Friends in geekdom tell me I have sinned. I have spent much too much time staring at the Windows of the Microsoft cathedral. Now, CD-ROMs in hand, I'm ready to convert--or at least to convert one of the client PCs in our lab--to Red Hat Linux.

Here is my diary as I walked through the installation of the Red Hat Linux 6.1 Deluxe operating system.


I open the first book, "Installation Guide," at 11:02 a.m. I hit my first snag on Page 24. Red Hat lists 16 things to enter about the PC, such as hard drives and network and video adapters. It takes a little time to get everything recorded.

At 12:07 p.m., I go to lunch. At 1:35 p.m., back from errands, I learn that the hard drive must be prepared for Linux. I'm brave enough to try the not-for-the-timid fdisk MS-DOS utility or even the Red Hat-provided fips, a partitioning utility. But how do I get it to run?

I am attempting the installation on a Compaq Deskpro EN, and, unfortunately, its BIOS doesn't allow a floppy boot. It does allow a CD-ROM boot. Red Hat's CD is bootable, but it doesn't let the user delve into its included utilities to partition the hard drive. I call Compaq to see whether there's a secret to getting a floppy boot.


Next day, Friday, at 10:32 a.m., I learn that the Deskpro EN has a diskette controller error that prevents the BIOS from seeing the floppy as a boot option.


The following Monday, at 11:05 a.m., I receive a new system that allows booting from the floppy drive. That's the good news. But I've made a mistake, as the fdisk utility does not work with non-MS-DOS systems.

I am hitting major snags. Among them is the fact that, using fdisk, I deleted the primary partition. Then I tried to use fips to create a Linux partition. But fips wants an MS-DOS partition present to begin. So I must re-create the DOS partition and format the drive.

Once I get fips to run, I find its interface confusing. And then it won't work, insisting it needs a File Allocation Table-12 format.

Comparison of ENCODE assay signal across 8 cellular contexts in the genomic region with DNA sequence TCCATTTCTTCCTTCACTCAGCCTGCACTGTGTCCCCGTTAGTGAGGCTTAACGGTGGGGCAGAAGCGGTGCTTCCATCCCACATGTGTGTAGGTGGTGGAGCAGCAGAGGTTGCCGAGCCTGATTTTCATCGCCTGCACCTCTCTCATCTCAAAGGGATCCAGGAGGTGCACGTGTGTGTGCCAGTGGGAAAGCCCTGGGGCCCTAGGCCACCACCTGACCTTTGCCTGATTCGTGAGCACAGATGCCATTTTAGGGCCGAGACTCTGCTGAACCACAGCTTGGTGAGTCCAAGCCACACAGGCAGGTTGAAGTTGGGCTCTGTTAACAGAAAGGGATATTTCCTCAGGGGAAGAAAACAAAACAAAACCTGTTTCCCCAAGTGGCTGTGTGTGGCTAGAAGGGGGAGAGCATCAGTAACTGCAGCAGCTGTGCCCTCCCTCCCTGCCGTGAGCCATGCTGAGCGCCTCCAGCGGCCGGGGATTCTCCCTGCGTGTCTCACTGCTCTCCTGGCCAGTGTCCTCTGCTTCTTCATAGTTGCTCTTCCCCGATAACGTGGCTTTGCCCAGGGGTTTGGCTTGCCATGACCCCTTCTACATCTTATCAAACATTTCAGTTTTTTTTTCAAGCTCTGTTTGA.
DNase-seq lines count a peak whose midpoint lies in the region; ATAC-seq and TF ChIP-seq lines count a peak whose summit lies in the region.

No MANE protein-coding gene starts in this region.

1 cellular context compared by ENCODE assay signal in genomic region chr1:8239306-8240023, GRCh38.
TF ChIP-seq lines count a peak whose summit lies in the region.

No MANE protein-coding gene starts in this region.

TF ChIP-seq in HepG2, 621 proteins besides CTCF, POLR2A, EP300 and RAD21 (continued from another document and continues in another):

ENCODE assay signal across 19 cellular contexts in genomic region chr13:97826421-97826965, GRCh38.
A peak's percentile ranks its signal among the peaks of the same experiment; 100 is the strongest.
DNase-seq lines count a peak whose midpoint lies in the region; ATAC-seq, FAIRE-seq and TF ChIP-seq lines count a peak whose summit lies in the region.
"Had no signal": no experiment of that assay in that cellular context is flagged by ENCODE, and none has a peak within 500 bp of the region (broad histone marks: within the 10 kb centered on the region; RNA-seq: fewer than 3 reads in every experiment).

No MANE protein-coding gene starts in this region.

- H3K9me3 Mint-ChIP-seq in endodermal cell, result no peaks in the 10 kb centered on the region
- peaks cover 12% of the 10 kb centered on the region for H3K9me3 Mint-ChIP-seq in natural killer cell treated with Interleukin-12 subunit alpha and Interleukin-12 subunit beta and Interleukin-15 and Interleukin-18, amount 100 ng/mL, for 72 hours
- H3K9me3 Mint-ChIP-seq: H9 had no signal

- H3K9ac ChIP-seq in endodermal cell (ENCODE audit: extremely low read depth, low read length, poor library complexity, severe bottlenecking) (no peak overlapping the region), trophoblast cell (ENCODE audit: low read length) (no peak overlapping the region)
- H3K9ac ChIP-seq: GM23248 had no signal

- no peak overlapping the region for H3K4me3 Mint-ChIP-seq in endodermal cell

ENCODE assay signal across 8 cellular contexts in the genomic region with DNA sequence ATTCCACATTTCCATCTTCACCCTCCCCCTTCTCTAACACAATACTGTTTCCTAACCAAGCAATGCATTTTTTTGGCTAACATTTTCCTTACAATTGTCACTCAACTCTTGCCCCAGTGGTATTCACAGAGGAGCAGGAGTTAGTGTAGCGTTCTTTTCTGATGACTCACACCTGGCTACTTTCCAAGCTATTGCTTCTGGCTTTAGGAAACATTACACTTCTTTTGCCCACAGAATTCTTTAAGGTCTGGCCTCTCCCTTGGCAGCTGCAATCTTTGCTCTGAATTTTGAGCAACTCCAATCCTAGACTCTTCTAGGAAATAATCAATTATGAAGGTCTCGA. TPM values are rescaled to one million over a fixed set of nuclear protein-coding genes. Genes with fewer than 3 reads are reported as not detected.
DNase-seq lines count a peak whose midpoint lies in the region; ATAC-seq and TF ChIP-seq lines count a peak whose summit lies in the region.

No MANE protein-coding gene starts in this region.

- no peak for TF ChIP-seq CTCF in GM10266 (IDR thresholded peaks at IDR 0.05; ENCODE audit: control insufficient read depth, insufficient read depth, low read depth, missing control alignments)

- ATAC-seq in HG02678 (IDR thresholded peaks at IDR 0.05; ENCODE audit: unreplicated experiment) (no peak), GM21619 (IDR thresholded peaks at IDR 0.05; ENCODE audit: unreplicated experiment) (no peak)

I search on the Internet for better partition utilities. I find Ranish Partition Manager, a shareware application from Mikhail Ranish, available at his personal Web site, ranish/part/. I create a Linux partition, which is among the simple interface options.

At 12:55 p.m., I finally begin the installation.

The graphical interface and wizard process are easy enough. I like the step-by-step approach, which makes certain that standard components such as the keyboard are checked.

Now comes the difficult part. Do I want a Gnome workstation? A KDE environment? A server? A custom installation?

I choose the custom option because text at the left of the screen says, "Only the custom-class installation gives you complete flexibility."

Oops. When Red Hat's Disk Druid starts, suddenly I can partition everything. Why, at the beginning, did the installation guide recommend using fips and getting disk partitions ready? So I have to delete all my partitions and start afresh.

For Windows users, let me explain that the "c:" drive no longer exists under Linux. Nor does any other drive letter followed by a colon. Linux and other Unix flavors use a different naming system. The partitions I create act like their own disks.

The partitioning is relatively simple. First, I need a swap partition of an amount equal to the system's RAM. I have 128 megabytes of RAM, so I create a Linux swap partition of 128MB. As the name suggests, the swap portion supports Linux's virtual memory.

The second section, known as "/boot," should be 16MB maximum. That contains the operating system kernel.

The root partition, known only as "/", is created next. For a full installation, it must be 1.5 gigabytes or larger. I have a 12.4GB drive, so I make it 3 gigs. The root partition contains the entire operating-system file.